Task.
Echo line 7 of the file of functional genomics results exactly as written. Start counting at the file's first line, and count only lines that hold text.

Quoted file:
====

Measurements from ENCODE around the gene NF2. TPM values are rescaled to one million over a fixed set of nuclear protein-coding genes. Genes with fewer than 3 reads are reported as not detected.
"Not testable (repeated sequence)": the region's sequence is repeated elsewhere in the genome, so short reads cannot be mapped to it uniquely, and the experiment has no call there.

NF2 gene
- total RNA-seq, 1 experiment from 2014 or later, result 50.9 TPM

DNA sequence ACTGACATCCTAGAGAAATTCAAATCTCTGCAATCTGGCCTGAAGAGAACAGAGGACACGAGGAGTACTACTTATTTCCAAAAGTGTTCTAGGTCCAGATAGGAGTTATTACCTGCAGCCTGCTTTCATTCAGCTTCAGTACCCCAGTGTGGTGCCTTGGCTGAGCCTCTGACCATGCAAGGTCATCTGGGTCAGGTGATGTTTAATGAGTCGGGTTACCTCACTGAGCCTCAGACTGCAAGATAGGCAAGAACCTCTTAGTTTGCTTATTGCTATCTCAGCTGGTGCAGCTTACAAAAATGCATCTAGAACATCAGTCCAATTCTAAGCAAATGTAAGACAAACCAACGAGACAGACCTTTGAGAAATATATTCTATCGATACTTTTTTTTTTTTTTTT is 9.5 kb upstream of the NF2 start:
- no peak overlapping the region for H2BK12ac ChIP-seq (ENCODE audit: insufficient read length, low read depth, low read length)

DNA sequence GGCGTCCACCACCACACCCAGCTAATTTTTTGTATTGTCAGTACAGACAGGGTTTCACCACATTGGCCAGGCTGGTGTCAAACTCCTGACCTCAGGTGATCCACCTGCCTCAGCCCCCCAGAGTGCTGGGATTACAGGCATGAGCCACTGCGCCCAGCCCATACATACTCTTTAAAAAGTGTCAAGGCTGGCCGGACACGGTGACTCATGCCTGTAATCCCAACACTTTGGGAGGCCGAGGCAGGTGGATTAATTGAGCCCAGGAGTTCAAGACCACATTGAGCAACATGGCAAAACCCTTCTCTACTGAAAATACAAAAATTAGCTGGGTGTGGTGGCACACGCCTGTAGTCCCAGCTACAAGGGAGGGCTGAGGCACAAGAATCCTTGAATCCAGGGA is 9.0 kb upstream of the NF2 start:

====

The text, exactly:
DNA sequence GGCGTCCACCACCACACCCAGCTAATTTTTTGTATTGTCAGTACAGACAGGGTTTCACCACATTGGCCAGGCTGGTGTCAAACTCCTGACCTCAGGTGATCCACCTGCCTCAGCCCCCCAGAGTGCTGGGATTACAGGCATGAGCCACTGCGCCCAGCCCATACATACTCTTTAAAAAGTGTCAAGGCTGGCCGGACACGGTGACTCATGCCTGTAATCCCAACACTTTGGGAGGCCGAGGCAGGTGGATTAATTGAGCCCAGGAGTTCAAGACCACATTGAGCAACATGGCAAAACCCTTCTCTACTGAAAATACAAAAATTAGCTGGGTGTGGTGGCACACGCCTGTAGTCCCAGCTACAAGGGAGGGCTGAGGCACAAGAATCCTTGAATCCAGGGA is 9.0 kb upstream of the NF2 start: